FAO Urges Transformation of Local Agri-Food System to Cut Hidden Costs

Tue Nov 14 2023
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ISLAMABAD: The United Nations Food and Agriculture Organization (FAO) recommended on Tuesday the transformation of the local agri-food system to reduce its hidden costs and ensure quality, nutrient-filled food for everyone.

During the launching ceremony of the FAO report on the 2023 edition of The State of Food and Agriculture (SOFA), Country Representative Ms. Florence Rolle stated that per capita food consumption in Pakistan was estimated at $1 per day, which was costlier and consumed more resources.

Despite being an agrarian economy, Pakistan still imports food commodities worth $9 billion annually. FAO is working to reduce the hidden costs of food through collaboration with various stakeholders and efforts to enhance production efficiency, said Assistant FAO Representative (Programme) Dr. Amer Irshad.

The FAO revealed the staggering hidden costs of current agri-food systems, reaching an alarming $10 trillion annually, nearly 10% of the world’s GDP. This comprehensive study covering 154 countries highlights the multifaceted impact of hidden costs on health, the environment, and society.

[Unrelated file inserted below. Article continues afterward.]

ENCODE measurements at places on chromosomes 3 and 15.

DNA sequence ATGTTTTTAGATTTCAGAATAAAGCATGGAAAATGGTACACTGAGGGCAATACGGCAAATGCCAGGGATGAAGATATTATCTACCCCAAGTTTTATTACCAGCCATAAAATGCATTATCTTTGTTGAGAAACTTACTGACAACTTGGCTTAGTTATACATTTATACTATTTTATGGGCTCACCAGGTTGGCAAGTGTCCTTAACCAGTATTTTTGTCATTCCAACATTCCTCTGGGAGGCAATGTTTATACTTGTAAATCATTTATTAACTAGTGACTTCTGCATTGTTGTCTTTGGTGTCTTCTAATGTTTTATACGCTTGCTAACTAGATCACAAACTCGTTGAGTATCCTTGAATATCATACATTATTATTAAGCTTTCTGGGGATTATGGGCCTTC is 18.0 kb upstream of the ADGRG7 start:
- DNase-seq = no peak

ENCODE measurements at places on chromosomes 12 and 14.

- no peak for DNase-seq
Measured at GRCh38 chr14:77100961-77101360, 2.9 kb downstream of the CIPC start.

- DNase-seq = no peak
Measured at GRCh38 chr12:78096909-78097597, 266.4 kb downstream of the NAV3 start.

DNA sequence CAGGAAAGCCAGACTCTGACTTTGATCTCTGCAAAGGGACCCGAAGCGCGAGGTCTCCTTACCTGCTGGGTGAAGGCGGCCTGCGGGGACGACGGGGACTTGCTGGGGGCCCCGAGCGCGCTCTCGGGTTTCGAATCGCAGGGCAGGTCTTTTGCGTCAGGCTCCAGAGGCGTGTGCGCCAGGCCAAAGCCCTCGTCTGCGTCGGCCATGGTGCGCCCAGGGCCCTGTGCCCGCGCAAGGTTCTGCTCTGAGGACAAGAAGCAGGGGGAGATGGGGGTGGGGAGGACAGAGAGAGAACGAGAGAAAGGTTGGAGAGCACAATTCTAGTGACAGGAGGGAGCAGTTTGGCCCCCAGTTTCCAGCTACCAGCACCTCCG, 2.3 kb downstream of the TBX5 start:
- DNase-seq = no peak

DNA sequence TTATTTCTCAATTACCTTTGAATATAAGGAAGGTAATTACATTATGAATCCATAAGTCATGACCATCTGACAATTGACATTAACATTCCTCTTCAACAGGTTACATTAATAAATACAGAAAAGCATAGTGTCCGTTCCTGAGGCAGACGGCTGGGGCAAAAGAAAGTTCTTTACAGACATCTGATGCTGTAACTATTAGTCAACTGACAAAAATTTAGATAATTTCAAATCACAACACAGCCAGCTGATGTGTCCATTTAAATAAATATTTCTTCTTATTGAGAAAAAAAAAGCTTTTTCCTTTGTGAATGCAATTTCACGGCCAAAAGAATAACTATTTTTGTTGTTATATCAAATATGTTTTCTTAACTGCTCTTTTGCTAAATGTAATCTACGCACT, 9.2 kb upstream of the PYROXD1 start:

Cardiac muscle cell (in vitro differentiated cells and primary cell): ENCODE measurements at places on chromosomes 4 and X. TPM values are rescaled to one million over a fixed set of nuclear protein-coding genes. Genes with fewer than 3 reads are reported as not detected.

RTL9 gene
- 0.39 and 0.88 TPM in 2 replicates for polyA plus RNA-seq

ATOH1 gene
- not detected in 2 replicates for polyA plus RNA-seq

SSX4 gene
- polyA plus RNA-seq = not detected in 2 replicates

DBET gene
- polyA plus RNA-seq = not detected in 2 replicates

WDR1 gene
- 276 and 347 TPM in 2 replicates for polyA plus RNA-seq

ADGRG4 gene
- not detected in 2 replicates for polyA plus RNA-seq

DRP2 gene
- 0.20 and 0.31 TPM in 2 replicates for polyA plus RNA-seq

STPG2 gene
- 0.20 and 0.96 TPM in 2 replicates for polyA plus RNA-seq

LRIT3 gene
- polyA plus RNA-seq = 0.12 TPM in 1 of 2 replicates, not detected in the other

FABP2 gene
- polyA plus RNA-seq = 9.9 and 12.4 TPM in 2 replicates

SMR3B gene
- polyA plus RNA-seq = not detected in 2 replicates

The 2023 edition of The State of Food and Agriculture (SOFA) notes that over 70% of these hidden costs originate from unhealthy diets prevalent in high- and upper-middle-income countries, contributing to obesity, non-communicable diseases, and substantial labor productivity losses.

A significant portion, one-fifth of the total costs, is environment-related, attributed to factors like greenhouse gas and nitrogen emissions, land-use change, and water use, posing a global challenge with underestimated scales due to data limitations.

Low-income countries bear a disproportionate burden, with hidden costs exceeding a quarter of their GDP, highlighting the severe impact on poverty and undernourishment.

Pakistan’s Agri-Food System Bears $161.8 Billion in Hidden Costs: FAO

For Pakistan, the total quantified hidden costs of the agri-food system amount to approximately $161.8 billion, constituting around 15% of the country’s GDP. These costs are categorized into environmental ($28.9 billion), social ($20.9 billion), and health ($112 billion) dimensions.

The report advocates for governments to utilize true cost accounting, emphasizing that addressing the climate crisis, poverty, inequality, and food security requires a transformative approach. It calls for innovative research, data investments, and capacity building to scale the application of true cost accounting transparently and consistently.

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